Walz v. Tax Commission of the City of New York - Wikipedia

Walz v. Tax Commission
Argued November 19, 1969
Decided May 4, 1970
Full case nameWalz v. Tax Commission of the City of New York
Citations397 U.S. 664 (more)
90 S. Ct. 1409; 25 L. Ed. 2d 697; 1970 U.S. LEXIS 43
ArgumentOral argument
Case history
PriorSummary judgment affirmed by New York Court of Appeals, 24 N.Y.2d 30, 246 N.E.2d 517 (1969); probable jurisdiction noted, 395 U.S. 957 (1969).
Grants of tax exemption to religious organizations do not violate the Establishment Clause of the First Amendment.
Court membership
Chief Justice
Warren E. Burger
Associate Justices
Hugo Black · William O. Douglas
John M. Harlan II · William J. Brennan Jr.
Potter Stewart · Byron White
Thurgood Marshall
Case opinions
MajorityBurger, joined by Black, Harlan, Brennan, Stewart, White, Marshall
ConcurrenceHarlan (in judgment)
Laws applied
U.S. Const., Amends. I and XIV

Walz v. Tax Commission of the City of New York, 397 U.S. 664 (1970), was a case before the United States Supreme Court. The Court held that grants of tax exemption to religious organizations do not violate the Establishment Clause of the First Amendment.[1]



New York law granted property tax exemptions to religious organizations for religious properties used solely for religious worship.

  • This exemption is authorized by N.Y. Const. art. XVI, § 1.
  • Under this provision, exemptions from taxation may be granted only by general laws. Exemptions may be altered or repealed except those exempting real or personal property used exclusively for religious, educational or charitable purposes as defined by law and owned by any corporation or association organized or conducted exclusively for one or more of such purposes and not operating for profit.
  • This exemption is implemented by N.Y. Real Prop. Tax Law § 420(1).
  • This provision states in part: Real property owned by a corporation or association organized exclusively for the moral or mental improvement of men and women, or for religious, Bible, tract, charitable, benevolent, missionary, hospital, infirmary, educational, public playground, scientific, literary, bar association, medical society, library, patriotic, historical or cemetery purposes and used exclusively for carrying out thereupon one or more of such purposes shall be exempt from taxation as provided in this section.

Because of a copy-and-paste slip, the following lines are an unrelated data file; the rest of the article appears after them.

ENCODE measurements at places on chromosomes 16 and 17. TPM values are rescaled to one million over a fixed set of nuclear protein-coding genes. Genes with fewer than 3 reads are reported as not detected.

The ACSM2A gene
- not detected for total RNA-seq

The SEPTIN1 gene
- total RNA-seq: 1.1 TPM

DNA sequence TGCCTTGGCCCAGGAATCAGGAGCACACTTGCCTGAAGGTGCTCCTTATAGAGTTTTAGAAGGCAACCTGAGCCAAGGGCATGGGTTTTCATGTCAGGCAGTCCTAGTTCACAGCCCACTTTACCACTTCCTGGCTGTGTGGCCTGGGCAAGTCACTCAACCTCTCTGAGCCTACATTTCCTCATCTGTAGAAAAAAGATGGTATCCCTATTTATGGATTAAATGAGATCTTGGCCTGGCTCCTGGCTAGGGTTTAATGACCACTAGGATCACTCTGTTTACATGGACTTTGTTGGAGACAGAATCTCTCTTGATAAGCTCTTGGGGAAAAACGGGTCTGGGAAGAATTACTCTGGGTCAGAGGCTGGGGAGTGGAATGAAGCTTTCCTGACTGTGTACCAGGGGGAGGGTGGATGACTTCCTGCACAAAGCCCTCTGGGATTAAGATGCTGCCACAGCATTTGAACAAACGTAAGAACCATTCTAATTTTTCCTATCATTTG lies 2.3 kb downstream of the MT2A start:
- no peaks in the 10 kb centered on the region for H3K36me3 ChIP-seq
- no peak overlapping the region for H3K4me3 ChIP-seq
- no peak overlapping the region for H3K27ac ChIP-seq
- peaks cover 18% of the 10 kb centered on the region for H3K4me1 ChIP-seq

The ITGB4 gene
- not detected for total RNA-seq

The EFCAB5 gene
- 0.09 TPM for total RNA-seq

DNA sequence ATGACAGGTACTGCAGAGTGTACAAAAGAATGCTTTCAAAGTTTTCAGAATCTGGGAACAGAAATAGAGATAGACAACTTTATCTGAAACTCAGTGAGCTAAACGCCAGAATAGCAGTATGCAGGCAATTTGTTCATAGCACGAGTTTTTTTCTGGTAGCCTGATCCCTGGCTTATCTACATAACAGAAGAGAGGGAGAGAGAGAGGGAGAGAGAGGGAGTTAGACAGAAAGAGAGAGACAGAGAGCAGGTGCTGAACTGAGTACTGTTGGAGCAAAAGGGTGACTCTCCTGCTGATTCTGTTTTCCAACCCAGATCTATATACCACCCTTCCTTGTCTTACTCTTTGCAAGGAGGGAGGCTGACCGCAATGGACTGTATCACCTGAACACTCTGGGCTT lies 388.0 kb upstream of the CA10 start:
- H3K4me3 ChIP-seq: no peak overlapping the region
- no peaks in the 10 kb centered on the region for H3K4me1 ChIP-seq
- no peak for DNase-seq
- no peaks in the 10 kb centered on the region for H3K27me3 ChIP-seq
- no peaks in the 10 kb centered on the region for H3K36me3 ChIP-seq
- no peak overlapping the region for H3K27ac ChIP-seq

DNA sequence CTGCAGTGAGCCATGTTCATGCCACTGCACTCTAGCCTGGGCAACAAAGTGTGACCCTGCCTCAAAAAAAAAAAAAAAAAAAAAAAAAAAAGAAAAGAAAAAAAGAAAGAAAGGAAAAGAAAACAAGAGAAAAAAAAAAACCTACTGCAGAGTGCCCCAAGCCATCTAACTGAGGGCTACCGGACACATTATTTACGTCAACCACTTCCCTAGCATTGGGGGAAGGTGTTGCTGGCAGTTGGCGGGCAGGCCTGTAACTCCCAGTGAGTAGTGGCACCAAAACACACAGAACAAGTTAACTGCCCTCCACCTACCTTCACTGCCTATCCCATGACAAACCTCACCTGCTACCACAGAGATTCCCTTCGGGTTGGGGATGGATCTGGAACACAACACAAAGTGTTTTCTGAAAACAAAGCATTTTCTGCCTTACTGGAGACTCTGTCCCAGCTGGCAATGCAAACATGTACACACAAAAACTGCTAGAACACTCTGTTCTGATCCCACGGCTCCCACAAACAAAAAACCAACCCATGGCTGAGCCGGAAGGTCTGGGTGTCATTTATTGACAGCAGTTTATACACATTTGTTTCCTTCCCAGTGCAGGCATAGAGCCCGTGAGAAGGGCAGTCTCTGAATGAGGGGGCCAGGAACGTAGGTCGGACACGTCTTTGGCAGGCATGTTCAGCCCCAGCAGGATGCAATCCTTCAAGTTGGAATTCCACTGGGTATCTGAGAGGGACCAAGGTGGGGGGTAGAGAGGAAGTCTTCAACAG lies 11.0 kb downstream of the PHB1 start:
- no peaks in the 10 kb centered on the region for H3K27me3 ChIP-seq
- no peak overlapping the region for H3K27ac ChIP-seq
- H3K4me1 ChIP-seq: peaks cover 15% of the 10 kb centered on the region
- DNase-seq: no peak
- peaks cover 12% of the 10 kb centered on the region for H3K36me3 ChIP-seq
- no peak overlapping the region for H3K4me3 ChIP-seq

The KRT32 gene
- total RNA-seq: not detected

The plaintiff, Frederick Walz, an owner of real estate in Staten Island, New York, brought suit in the New York Supreme Court, Special Term, seeking to enjoin the New York City Tax Commission from granting these exemptions. The plaintiff contended that the exemptions indirectly required him to make a contribution to religious bodies and thereby violated the religion clauses of the First Amendment.

Procedural history[edit]

Rejecting this contention, the New York Supreme Court granted the defendant's motion for summary judgment and dismissed the complaint. The Appellate Division of the Supreme Court[2] and the New York Court of Appeals[3] affirmed.

Opinion of the court[edit]

The United States Supreme Court affirmed, in an opinion by Chief Justice Warren Burger, expressing the views of five members of the court.[1]


The Court held that there was no nexus between these tax exemptions and the establishment of religion, and that federal or state grants of tax exemption to churches did not violate the First Amendment:

(1) exemptions were granted to all houses of religious worship within a broad class of property owned by nonprofit, quasi-public corporations which included hospitals, libraries, playgrounds, and scientific, professional, historical, and patriotic groups, and the legislative purpose was thus not aimed at establishing, sponsoring, or supporting religion, and
(2) the exemptions for religious organizations created only a minimal and remote involvement between church and state, and far less of an involvement than would be created by taxation of churches, and the effect of the exemptions was thus not an excessive government entanglement with religion. The grant of a tax exemption was not sponsorship of the organizations because the government did not transfer part of its revenue to churches but simply abstained from demanding that the churches support the state. The exemption created a more minimal and remote involvement between church and state than did taxation because it restricted the fiscal relationship between church and state and reinforced the desired separation insulating one from the other.[1]


Justices Brennan and Harlan, each in a separate opinion, while concurring in the court's conclusion that the tax exemptions did not violate the First Amendment, would reach this conclusion by applying different criteria from those applied by the court.[1]


Justice Douglas would have held that the tax exemptions for religious organizations violated the Establishment Clause of the First Amendment.[1]

See also[edit]


  1. ^ a b c d e Walz v. Tax Commission of the City of New York, 397 U.S. 664 (1970)
  2. ^ 30 App. Div. 2d 778, 292 N.Y.S.2d 353.
  3. ^ 24 N.Y.2d 30, 298 N.Y.S.2d 711, 246 N.E.2d 517.

External links[edit]